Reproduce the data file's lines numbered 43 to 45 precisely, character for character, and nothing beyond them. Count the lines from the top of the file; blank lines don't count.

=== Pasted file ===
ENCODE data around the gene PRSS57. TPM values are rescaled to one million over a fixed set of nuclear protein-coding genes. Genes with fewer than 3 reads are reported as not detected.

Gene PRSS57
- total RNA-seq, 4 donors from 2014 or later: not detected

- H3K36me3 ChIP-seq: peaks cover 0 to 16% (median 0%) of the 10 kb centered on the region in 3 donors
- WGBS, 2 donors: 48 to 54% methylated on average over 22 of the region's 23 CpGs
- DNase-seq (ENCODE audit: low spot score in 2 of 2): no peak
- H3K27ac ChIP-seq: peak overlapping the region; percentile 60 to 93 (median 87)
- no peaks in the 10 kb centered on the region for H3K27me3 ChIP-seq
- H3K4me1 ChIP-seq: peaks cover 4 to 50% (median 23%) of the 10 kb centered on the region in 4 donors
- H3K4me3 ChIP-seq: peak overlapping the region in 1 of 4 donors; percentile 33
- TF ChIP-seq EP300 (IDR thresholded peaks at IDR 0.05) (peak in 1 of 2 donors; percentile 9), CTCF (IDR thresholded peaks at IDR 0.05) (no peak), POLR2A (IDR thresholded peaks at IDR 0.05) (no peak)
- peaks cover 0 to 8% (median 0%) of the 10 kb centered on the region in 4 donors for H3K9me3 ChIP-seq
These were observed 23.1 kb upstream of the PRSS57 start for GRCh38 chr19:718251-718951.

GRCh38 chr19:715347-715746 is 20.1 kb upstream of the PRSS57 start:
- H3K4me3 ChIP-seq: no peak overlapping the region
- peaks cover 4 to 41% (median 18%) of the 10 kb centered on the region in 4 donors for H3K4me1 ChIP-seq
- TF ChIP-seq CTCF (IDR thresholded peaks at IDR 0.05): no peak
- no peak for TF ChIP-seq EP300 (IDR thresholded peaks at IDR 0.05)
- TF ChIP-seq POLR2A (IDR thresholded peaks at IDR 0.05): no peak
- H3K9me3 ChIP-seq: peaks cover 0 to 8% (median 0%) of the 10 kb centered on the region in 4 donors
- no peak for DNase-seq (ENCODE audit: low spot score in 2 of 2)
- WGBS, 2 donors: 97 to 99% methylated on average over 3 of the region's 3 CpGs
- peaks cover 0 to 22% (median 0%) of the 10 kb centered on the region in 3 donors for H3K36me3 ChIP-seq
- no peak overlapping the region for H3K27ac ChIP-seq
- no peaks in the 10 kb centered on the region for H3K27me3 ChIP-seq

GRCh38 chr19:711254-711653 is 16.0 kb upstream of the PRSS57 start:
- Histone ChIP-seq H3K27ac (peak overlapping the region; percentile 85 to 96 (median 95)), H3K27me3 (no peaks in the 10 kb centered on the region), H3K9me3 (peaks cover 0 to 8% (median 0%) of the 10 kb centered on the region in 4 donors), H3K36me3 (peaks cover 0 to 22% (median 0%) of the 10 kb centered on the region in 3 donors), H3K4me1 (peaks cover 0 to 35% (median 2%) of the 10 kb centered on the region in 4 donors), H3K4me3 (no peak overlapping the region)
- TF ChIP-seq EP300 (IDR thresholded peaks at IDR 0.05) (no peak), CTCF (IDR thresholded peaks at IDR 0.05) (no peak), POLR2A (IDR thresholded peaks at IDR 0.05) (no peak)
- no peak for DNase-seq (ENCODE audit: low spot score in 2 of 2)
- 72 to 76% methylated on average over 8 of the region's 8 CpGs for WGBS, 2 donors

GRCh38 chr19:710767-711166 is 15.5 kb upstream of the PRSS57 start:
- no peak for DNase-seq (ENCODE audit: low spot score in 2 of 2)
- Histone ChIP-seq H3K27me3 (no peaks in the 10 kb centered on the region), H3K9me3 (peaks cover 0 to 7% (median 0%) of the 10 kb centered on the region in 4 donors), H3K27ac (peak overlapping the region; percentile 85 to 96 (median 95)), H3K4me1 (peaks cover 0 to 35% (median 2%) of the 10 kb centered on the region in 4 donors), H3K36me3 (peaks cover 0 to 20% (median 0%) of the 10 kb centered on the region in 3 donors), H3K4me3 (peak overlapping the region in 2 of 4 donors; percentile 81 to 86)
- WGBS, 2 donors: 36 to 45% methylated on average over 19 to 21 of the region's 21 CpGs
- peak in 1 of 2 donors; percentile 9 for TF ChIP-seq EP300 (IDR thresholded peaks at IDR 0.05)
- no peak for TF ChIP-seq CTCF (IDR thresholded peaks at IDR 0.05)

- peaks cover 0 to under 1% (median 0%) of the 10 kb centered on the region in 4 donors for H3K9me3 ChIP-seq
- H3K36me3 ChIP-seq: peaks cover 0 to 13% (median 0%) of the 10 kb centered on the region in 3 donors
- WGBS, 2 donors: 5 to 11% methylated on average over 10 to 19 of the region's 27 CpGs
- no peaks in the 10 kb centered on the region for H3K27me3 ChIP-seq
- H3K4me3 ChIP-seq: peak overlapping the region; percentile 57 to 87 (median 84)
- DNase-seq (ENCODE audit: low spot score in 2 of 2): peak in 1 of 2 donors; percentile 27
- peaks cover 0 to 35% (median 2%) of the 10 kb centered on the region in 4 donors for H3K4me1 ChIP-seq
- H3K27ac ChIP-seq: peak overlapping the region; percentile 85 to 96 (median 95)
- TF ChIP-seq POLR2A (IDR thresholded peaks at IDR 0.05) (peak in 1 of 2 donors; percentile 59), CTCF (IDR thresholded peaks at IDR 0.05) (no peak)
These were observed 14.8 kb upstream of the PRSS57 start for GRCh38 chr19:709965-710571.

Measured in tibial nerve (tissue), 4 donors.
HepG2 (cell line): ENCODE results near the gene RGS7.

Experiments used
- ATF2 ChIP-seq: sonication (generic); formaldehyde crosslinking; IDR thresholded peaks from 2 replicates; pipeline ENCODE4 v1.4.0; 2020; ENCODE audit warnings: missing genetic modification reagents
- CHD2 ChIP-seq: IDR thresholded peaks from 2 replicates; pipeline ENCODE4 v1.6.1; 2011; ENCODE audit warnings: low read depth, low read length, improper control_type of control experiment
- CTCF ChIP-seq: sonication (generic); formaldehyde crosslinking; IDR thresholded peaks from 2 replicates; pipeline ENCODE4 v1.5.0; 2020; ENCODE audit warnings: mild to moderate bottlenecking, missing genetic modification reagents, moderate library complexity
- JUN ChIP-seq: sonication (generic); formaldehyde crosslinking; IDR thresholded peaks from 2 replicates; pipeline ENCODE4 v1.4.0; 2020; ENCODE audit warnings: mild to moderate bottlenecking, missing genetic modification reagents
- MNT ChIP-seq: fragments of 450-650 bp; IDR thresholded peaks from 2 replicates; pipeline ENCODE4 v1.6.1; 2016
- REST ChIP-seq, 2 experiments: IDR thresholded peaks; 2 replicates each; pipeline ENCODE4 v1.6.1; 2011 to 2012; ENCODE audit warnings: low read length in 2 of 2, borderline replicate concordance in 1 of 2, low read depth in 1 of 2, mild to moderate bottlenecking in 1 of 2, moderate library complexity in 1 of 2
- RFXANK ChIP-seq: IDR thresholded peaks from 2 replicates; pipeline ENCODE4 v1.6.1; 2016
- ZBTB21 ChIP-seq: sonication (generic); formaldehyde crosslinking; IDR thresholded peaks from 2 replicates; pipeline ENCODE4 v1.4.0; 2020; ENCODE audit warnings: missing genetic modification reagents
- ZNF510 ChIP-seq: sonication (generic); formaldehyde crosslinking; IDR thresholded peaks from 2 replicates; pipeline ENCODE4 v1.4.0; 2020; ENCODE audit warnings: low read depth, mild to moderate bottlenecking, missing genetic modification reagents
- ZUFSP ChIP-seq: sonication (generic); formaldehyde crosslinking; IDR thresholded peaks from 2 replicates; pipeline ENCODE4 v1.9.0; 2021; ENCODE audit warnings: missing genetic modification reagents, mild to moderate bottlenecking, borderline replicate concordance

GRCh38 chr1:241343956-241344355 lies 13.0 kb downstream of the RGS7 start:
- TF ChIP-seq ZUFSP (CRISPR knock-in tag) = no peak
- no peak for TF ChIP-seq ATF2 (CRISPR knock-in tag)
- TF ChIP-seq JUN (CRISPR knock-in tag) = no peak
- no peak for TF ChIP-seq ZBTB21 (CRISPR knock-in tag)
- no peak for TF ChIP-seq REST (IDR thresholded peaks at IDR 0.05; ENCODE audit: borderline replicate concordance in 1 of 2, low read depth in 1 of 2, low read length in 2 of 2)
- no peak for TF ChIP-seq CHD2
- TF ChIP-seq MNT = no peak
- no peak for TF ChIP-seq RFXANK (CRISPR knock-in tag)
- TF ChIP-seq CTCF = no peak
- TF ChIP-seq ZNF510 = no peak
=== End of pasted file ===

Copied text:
- peaks cover 0 to 35% (median 2%) of the 10 kb centered on the region in 4 donors for H3K4me1 ChIP-seq
- H3K27ac ChIP-seq: peak overlapping the region; percentile 85 to 96 (median 95)
- TF ChIP-seq POLR2A (IDR thresholded peaks at IDR 0.05) (peak in 1 of 2 donors; percentile 59), CTCF (IDR thresholded peaks at IDR 0.05) (no peak)